ICC insists on 'zero tolerance' of crimes against children in Ukraine

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International Criminal Court (ICC) Prosecutor Karim Khan poses during an interview with Reuters at the ICC in The Hague, Netherlands, March 3, 2022. REUTERS/Christian Levaux/File Photo

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THE HAGUE/LVIV, March 16 (Reuters) - The chief prosecutor of the International Criminal Court said on Wednesday he insisted on "zero tolerance" of sexual and gender-based crimes and crimes against children as fighting intensifies in Ukraine.

In a rare trip into a conflict zone by a top international prosecutor, Karim Khan said he had met with Ukraine's foreign minister and prosecutor general during a short visit before going to Poland.

He held virtual talks with Ukrainian President Volodymyr Zelenskiy.

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The ICC started a formal investigation into possible war crimes and crimes against humanity in Ukraine after Russia invaded its smaller neighbour on Feb. 24. read more

Khan said the ICC would investigate all sides in the conflict. His office said it had "transmitted a formal request to the Russian Federation to meet their competent authorities and discuss the current situation."

Khan said at a briefing "we must insist that there is zero tolerance for any crimes of sexual, gender-based violence or crimes against children and that is going to be increasingly important as urban warfare intensifies."

"No person with a gun, or a missile, or a plane, or a mortar has a licence to target civilians. Civilian objects and civilians must be protected. Prisoners of war must be treated humanely," he said.

Neither Russia nor Ukraine is a member of the ICC and Moscow does not recognise the tribunal. But Ukraine has given it its approval to examine alleged atrocities on its territory dating back to Russia's annexation of the Crimea in 2014.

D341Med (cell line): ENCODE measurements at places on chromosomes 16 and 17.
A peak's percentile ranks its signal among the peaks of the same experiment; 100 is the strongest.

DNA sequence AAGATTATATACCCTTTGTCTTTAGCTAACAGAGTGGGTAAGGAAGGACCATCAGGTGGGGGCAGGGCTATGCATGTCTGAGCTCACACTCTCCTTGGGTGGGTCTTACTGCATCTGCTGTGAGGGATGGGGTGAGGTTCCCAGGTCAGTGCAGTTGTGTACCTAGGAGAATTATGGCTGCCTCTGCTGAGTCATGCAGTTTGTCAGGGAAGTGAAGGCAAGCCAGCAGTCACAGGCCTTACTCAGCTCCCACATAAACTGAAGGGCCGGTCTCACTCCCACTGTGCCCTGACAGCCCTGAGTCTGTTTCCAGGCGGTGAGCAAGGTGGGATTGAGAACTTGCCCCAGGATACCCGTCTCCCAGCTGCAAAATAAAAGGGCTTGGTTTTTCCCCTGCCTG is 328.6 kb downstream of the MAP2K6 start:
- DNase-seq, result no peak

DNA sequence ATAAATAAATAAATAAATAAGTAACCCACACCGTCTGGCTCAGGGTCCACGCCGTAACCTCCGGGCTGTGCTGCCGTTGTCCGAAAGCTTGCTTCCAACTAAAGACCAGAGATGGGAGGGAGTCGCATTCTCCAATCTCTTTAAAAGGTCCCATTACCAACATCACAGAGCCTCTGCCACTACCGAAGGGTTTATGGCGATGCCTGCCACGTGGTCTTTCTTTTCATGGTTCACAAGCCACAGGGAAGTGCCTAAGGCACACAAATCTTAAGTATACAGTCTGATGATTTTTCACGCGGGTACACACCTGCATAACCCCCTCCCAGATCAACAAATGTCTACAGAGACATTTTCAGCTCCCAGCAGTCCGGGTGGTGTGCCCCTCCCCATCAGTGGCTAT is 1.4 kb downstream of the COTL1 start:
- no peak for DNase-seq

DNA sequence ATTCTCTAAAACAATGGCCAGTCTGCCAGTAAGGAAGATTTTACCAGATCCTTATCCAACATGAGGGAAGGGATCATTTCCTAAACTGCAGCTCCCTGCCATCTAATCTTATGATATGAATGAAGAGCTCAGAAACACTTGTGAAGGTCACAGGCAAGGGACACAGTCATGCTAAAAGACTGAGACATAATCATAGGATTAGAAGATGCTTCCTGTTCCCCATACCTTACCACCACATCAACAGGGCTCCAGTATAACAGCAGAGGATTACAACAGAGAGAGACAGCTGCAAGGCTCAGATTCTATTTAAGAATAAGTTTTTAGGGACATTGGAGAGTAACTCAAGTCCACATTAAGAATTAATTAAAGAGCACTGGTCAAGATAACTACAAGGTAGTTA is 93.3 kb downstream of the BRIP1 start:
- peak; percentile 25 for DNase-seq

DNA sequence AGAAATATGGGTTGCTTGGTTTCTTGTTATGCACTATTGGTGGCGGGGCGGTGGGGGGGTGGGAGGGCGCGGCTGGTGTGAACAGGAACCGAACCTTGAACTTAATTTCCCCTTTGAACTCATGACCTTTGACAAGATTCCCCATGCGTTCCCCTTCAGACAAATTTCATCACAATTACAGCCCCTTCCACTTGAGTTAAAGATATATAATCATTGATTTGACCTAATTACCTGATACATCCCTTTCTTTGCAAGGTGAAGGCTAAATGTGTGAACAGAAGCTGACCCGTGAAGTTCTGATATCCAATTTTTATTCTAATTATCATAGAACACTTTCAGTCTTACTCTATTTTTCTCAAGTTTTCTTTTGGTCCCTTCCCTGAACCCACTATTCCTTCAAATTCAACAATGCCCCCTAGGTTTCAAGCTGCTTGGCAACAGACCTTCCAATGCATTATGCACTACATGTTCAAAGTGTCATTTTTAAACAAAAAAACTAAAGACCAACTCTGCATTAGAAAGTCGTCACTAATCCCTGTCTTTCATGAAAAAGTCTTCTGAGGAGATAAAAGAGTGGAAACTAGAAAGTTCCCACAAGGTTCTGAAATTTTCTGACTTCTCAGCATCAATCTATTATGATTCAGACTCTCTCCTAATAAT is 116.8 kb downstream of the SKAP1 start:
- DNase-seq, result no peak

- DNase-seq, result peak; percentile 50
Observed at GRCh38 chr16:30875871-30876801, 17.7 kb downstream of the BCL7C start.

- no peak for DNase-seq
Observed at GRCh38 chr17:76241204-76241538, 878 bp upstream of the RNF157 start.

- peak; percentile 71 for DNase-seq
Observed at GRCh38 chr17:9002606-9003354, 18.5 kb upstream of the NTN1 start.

Hundreds of civilians have been killed and more than three million people have been displaced in the past three weeks during what Moscow calls its "special military operation" in Ukraine. read more

Ukraine and its Western allies have accused Russian forces of targeting civilians indiscriminately. Russia denies targeting civilians and says its goal is to "demilitarize and denazify" Ukraine, claims Kyiv and the West say are baseless.

Khan said earlier on social media that he and Zelenskiy agreed that "all efforts are needed to ensure international humanitarian law is respected and to protect the civilian population".

The ICC is a court of last resort to prosecute individuals for atrocities when a state is unwilling or unable to do so. Its founding treaty has been ratified by 123 countries.

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Reporting by Anthony Deutsch and Stephen Farrell; Editing by Gareth Jones, Nick Macfie and Grant McCool

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Thomson Reuters

Jerusalem bureau chief who has reported on the Israeli-Palestinian conflict, the Iraq War, South Asia, Arab Spring, with experience in New York and London as a correspondent and video journalist as part of award-winning multimedia teams with The New York Times and The Times of London. Co-author of the book 'Hamas: The Islamic Resistance Movement'.